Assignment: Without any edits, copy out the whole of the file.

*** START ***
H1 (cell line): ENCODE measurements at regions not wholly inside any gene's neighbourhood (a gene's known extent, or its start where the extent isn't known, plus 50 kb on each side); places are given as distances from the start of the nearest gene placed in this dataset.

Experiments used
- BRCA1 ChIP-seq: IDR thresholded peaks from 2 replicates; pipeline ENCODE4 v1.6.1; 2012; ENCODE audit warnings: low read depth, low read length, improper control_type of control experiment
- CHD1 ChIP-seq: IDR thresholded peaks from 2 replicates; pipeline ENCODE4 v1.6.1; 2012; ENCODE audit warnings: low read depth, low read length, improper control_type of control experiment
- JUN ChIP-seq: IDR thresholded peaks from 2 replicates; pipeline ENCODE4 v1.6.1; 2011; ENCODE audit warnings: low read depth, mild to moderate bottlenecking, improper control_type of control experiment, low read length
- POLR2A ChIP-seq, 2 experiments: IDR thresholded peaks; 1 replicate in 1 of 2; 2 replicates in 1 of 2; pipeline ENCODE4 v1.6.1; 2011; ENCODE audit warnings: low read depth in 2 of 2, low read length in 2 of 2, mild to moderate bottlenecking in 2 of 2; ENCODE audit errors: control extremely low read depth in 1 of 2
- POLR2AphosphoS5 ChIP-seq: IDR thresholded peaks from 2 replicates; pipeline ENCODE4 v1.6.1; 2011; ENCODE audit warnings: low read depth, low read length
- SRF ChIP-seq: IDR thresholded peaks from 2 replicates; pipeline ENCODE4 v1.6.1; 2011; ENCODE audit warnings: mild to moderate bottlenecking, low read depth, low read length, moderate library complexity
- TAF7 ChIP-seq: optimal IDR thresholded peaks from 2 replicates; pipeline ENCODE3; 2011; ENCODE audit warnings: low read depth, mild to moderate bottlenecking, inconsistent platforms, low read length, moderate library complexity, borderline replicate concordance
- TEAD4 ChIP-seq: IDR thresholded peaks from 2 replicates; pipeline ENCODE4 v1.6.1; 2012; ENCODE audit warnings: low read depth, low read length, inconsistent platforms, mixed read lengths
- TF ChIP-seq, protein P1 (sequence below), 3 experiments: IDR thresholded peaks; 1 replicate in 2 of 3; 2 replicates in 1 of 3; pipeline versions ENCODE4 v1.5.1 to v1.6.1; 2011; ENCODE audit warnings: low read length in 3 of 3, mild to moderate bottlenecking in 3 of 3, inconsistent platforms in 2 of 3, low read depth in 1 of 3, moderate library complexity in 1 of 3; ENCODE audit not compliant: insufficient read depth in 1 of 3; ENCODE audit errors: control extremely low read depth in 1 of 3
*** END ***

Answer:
H1 (cell line): ENCODE measurements at regions not wholly inside any gene's neighbourhood (a gene's known extent, or its start where the extent isn't known, plus 50 kb on each side); places are given as distances from the start of the nearest gene placed in this dataset.

Experiments used
- BRCA1 ChIP-seq: IDR thresholded peaks from 2 replicates; pipeline ENCODE4 v1.6.1; 2012; ENCODE audit warnings: low read depth, low read length, improper control_type of control experiment
- CHD1 ChIP-seq: IDR thresholded peaks from 2 replicates; pipeline ENCODE4 v1.6.1; 2012; ENCODE audit warnings: low read depth, low read length, improper control_type of control experiment
- JUN ChIP-seq: IDR thresholded peaks from 2 replicates; pipeline ENCODE4 v1.6.1; 2011; ENCODE audit warnings: low read depth, mild to moderate bottlenecking, improper control_type of control experiment, low read length
- POLR2A ChIP-seq, 2 experiments: IDR thresholded peaks; 1 replicate in 1 of 2; 2 replicates in 1 of 2; pipeline ENCODE4 v1.6.1; 2011; ENCODE audit warnings: low read depth in 2 of 2, low read length in 2 of 2, mild to moderate bottlenecking in 2 of 2; ENCODE audit errors: control extremely low read depth in 1 of 2
- POLR2AphosphoS5 ChIP-seq: IDR thresholded peaks from 2 replicates; pipeline ENCODE4 v1.6.1; 2011; ENCODE audit warnings: low read depth, low read length
- SRF ChIP-seq: IDR thresholded peaks from 2 replicates; pipeline ENCODE4 v1.6.1; 2011; ENCODE audit warnings: mild to moderate bottlenecking, low read depth, low read length, moderate library complexity
- TAF7 ChIP-seq: optimal IDR thresholded peaks from 2 replicates; pipeline ENCODE3; 2011; ENCODE audit warnings: low read depth, mild to moderate bottlenecking, inconsistent platforms, low read length, moderate library complexity, borderline replicate concordance
- TEAD4 ChIP-seq: IDR thresholded peaks from 2 replicates; pipeline ENCODE4 v1.6.1; 2012; ENCODE audit warnings: low read depth, low read length, inconsistent platforms, mixed read lengths
- TF ChIP-seq, protein P1 (sequence below), 3 experiments: IDR thresholded peaks; 1 replicate in 2 of 3; 2 replicates in 1 of 3; pipeline versions ENCODE4 v1.5.1 to v1.6.1; 2011; ENCODE audit warnings: low read length in 3 of 3, mild to moderate bottlenecking in 3 of 3, inconsistent platforms in 2 of 3, low read depth in 1 of 3, moderate library complexity in 1 of 3; ENCODE audit not compliant: insufficient read depth in 1 of 3; ENCODE audit errors: control extremely low read depth in 1 of 3